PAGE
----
Ben Simmons was tasked with working on three things in the offseason: his jumper, free throws and finishing around the rim.
While the first two can open up and help Simmons’ game for obvious reasons, and he has increased his percentage from the free throw line, it’s the last area -- finishing -- that can have the most immediate impact on Simmons' production.
Already dominant around the basket and driving downhill, Simmons has the size that gives him an immediate advantage over a large number of opposing defenses. Though his finishing still needs work and his shooting percentages are down from the rim to 10 feet away from the basket, he does seem to be actively seeking out more low-post opportunities.
This gives Simmons not only a better look and chance to score, but because he often has a size advantage he’s drawing more fouls (4.5 per game) this season than he did last year (3.9), and getting to the free throw line more frequently.
This is the kind of action you would love to see Simmons take on more often. With shooters lined up around the perimeter and the threat of Joel Embiid on the weak side, the defense is not willing to completely collapse around Simmons. He’s long enough and strong enough to back down people in the post and it pays off.
In the above clip from Wednesday’s game against the Knicks, Simmons catches deep in the post by design. Curling around an elbow screen, Simmons draws in the smaller defender who goes under the pick. Once Simmons posts up on the defender he has an easy mismatch to exploit.
“We play out of an open post, and the ability to go find the rim and judge who is guarding you has always been there,” Brett Brown said Thursday. “I think, like anything, when you find success you’re going to try to get to that environment more often. That is what I’ve seen. I’m seeing him find that environment more often. We have a play that gets him there on purpose.”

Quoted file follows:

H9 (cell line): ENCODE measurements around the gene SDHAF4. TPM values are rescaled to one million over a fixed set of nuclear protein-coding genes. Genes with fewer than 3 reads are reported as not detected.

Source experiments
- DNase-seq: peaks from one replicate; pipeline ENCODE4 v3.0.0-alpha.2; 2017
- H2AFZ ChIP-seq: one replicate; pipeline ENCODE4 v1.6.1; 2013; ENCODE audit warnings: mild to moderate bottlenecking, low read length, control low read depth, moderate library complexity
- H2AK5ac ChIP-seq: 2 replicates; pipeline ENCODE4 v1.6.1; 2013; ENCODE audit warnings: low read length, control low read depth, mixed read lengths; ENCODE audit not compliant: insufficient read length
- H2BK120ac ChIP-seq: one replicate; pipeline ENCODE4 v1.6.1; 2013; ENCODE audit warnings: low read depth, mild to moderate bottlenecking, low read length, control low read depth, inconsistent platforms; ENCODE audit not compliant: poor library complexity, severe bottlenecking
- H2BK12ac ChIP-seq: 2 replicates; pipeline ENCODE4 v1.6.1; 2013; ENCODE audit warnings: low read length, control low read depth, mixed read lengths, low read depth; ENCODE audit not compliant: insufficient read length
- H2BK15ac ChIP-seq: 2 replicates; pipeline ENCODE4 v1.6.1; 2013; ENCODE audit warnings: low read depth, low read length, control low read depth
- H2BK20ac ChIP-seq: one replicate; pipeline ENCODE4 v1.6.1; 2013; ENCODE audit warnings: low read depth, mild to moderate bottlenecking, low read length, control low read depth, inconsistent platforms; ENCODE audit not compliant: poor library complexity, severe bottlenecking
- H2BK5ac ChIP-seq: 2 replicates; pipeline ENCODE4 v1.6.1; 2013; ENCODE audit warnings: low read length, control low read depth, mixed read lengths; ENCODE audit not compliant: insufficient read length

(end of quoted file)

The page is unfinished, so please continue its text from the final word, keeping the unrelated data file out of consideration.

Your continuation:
As Brown said, Simmons has been searching out the open post more often. In the clip below, we see him take advantage of a post-up opportunity before the play is initiated.
Simmons reads the defense, sees that he can get a first step on his man, and cuts to the same low-block position he would on the designed play. Embiid recognizes the action and is able to deliver the ball to Simmons before the defense is settled.
“There are reads that are always available to him,” Brown said. “At 6-foot-10 he’s really hard to guard on the move. And then finding and facing the rim, our guys are starting to understand how to find him.”
In the clip above, as the ball swings to the right, Simmons sees another chance to post up his man. This time, he doesn’t have the size advantage, but he has the defender alone and behind him. Instead of continuing to move the ball for a dribble hand off to Jimmy Butler, Amir Johnson finds Simmons who then gets the and-1 on the play.
“It’s that mentality of finding the rim,” Brown said. “I’m always on him trying to get to the line 8-to-10 times.”
As stated before, Simmons' finishing still needs work, but in the evolution of his game, being more aggressive in the post and seeking out open spots gives him more chances at high percentage shots and trips to the free throw line.